ANALYSIS: Has Later got what grown-up males want? - IPC plans a big brother title to lads’ mag Loaded. But will Later be able to find the right attitude and voice for the generation of British males that has matured and moved on? Claire Murphy fin

There comes a time when men tire of reading magazines full of pictures of semi-naked women and articles about 36-hour drinking binges.

There comes a time when men tire of reading magazines full of

pictures of semi-naked women and articles about 36-hour drinking

binges.



At least that’s what publishing giant IPC hopes, as it puts the

finishing touches to plans for its new magazine, Later. Due to hit the

newsstands at the end of this month, the title is being pitched at ABC1

men aged 25 to 40 who feel they have grown out of the likes of Loaded,

FHM and GQ.



After 18 months in research, Later represents IPC’s attempt to provide

something new for the original Loaded lad, now the wrong side of 30.



’These men are in the habit of buying magazines,’ says Siobhan

Fitzpatrick, Later’s ad manager. ’But they want to move on from the

hedonistic style of younger men’s titles.’



The irony is that this is the market that the old GQ was trying to play

to, back in the days before Loaded enticed it into a publishing

lad-fest.



But Later promises to have a tone, attitude and language all of its

own.



Not one of the lads



’It’s not hard to stand out in the men’s market - there are so many

me-too titles,’ says Later’s editor Phil Hilton, a former editor at

FHM.



Hilton wants Later to be relevant to men who have stopped rebelling and

want to get on in life. ’We’ll be focusing on how to achieve financial

and career success, stories of interest to men around 30.’



Cover lines on the dummy issue, for example, refer to features on how to

become a rich landlord, quitting your job to become rich and a nostalgia

piece on cult 70s film Rollerball. However, the cover features an

almost-naked girl and promises a feature on ’Sex tips we tried on our

girlfriends’ - standard Loaded fare. The strapline is ’Success Money

Women’.



Hilton admits that scantily clad women will have a place, but claims

that the featured females ’won’t just be there for the sake of it.

They’ll be people who have done something’.



Mike Soutar, former FHM editor, and soon to be editor of Maxim in the

US, feels IPC has identified a market with potential. ’There is a large

group of readers who buy the current titles because they think they’re

funny, but the editorial isn’t relevant to their lives anymore. I’m sure

it will give GQ and Esquire a run for their money.’



Media buyers are confident that there is a market for Later, although

they are reserving final judgement until they have seen a few

issues.



’The proof will be in the attitude of the editorial,’ says Jeremy

Krantz, group director at Mediapolis. ’It will suit men who feel they

have grown out of the aggressive attitude of Loaded, who would like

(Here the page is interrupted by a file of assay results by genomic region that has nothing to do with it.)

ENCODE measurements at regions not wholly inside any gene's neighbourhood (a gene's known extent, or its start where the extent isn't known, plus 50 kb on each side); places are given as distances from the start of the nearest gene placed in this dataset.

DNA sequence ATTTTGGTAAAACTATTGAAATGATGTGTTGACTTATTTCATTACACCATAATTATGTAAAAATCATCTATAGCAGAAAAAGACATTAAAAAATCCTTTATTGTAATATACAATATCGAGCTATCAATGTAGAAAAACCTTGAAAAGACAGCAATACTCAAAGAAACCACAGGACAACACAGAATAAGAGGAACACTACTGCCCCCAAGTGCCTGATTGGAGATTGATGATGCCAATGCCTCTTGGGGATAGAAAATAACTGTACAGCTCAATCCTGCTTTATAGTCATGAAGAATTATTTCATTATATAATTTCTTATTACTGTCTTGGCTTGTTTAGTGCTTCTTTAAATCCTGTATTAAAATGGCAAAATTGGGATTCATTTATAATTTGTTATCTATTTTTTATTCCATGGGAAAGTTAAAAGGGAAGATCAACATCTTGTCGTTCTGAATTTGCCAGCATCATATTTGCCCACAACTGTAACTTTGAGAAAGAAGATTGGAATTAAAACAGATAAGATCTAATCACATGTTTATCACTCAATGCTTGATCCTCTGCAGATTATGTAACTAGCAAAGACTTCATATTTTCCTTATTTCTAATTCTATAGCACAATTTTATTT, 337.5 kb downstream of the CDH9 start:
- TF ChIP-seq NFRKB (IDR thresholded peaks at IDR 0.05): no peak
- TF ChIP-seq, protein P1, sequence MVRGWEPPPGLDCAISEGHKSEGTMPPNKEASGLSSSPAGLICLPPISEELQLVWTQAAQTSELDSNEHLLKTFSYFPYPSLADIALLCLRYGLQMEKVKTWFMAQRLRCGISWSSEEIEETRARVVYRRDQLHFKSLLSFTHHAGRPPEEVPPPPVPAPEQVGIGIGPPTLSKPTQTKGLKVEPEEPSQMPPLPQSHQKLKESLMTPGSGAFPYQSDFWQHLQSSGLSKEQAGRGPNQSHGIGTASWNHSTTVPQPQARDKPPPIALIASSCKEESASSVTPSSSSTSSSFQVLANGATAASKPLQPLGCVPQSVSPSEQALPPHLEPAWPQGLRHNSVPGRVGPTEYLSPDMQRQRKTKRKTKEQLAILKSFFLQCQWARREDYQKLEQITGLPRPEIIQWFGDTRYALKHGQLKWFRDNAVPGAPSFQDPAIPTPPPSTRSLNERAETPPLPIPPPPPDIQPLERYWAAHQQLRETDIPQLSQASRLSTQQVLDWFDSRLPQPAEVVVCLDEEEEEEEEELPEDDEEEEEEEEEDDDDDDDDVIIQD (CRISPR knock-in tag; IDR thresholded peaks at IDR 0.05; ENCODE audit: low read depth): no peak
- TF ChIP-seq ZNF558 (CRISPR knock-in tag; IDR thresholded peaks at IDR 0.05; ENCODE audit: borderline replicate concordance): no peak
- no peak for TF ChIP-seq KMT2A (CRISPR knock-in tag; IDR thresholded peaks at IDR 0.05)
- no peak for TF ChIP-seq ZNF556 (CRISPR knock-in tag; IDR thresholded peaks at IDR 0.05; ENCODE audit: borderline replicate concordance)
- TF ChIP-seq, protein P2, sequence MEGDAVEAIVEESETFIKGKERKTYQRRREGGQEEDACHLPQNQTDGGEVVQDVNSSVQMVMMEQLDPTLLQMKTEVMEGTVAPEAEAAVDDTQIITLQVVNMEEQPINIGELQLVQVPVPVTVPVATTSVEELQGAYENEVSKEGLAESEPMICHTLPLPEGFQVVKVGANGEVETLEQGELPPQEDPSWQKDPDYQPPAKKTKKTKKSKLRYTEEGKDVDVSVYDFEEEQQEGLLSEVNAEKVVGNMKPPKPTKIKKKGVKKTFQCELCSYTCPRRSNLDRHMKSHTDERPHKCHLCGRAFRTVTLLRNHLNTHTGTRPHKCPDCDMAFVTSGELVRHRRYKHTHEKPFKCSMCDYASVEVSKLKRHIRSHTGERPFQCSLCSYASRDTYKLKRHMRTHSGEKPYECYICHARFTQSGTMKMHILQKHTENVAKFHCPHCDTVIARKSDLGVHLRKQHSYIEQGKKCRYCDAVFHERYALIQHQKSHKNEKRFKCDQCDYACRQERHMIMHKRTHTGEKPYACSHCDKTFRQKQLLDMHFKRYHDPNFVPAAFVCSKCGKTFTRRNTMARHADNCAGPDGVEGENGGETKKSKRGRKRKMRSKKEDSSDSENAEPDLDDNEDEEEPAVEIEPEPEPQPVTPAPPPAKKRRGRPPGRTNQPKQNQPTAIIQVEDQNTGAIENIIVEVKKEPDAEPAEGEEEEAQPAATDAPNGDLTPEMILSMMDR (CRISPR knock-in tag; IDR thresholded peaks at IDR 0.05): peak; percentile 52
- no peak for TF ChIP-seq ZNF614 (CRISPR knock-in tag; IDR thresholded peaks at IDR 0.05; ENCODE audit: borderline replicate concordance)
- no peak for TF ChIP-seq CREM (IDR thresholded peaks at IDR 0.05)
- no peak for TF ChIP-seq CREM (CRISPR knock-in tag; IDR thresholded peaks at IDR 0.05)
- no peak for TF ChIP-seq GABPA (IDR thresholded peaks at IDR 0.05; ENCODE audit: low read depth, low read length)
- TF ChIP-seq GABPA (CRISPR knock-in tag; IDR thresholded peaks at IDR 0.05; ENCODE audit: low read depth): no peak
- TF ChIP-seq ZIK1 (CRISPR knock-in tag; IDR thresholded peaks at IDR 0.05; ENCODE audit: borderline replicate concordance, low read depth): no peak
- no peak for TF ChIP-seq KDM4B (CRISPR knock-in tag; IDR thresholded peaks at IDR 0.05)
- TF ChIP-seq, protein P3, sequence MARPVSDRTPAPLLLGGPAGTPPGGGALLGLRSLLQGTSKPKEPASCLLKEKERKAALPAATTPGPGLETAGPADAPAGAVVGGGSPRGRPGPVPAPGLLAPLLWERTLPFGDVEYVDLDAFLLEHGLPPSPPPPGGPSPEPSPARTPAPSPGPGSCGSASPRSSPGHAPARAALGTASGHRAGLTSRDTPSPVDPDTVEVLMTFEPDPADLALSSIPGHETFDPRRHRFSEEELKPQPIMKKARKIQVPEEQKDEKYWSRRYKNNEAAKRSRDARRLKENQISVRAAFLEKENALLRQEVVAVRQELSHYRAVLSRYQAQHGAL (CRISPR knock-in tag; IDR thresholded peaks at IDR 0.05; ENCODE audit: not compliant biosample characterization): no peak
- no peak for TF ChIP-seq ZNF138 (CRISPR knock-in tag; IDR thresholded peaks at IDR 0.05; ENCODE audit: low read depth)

editorial presented more maturely.



’There are magazines for men in their 30s - titles such as Arena and

Men’s Health - but they tend to be based around specialist

interests.’



A question of balance



However, some buyers are not confident that Later has the right

balance.



’Some parts of the dummy looked like they had overdone the maturity;

others looked like they would be more at home in Loaded,’ says Simon

Timlett, head of press at Optimedia.



’Most men buy a magazine for entertainment. I’m not sure that a magazine

is the right environment for financial advice, or the more boring

informative stuff that they could get from newspapers or the

internet.’



One of the key premises behind Later is that the men’s magazine market

is now mature enough to bear the new sector that IPC has identified.



But Timlett questions this: ’The market has not settled down enough to

identify sectors this closely.’



IPC’s Fitzpatrick believes Later will bring new advertisers to the

sector.



’We’re already seeing interest from financial services clients, who have

not been a big investor in men’s magazines. But it will also appeal to

the kind of advertisers who currently rely on Sunday supplements.’



She thinks that this evolving of the men’s magazines market will prompt

agencies to design tailored ads for the title, an effect Loaded had on

the market when it launched in 1994.



’Initially advertisers found it difficult to put Loaded on the schedules

because they weren’t sure how their ads would fit with the rest of the

magazine. I think Later will be the same.’



The launch is a crucial one for IPC, being its first major new general

interest title since the company’s management buyout last January.

Fallon McElligott is devising a pounds 2.5m ad campaign to accompany the

launch. The initial print run is 400,000 with a reduced cover price of

pounds 1.50.



It will be interesting to see how IPC presents the idea of growing

older.



’The name Later conjures up a rather sad surrendering to the inevitable

responsibilities of property and family,’ observes one buyer. But

perhaps he’s just a Loaded reader.



Circulations of Top Ten Men’s Mags

Magazine       July-Dec 1997   July-Dec 1998   % rise

FHM                  644,110         751,493     16.7

Loaded               441,567         457,318      3.6

Maxim                249,096         321,947     29.2

Men’s Health         225,126         283,359     25.9

Sky Magazine         186,961         132,480    -29.1

GQ                   129,294         132,185      2.2

Esquire              106,203         108,284      2

Wallpaper                  -         102,158      -

Bizarre               71,782          95,167     32.6

Face                 100,744          71,381    -29.1

Source: Audit Bureau of Circulations



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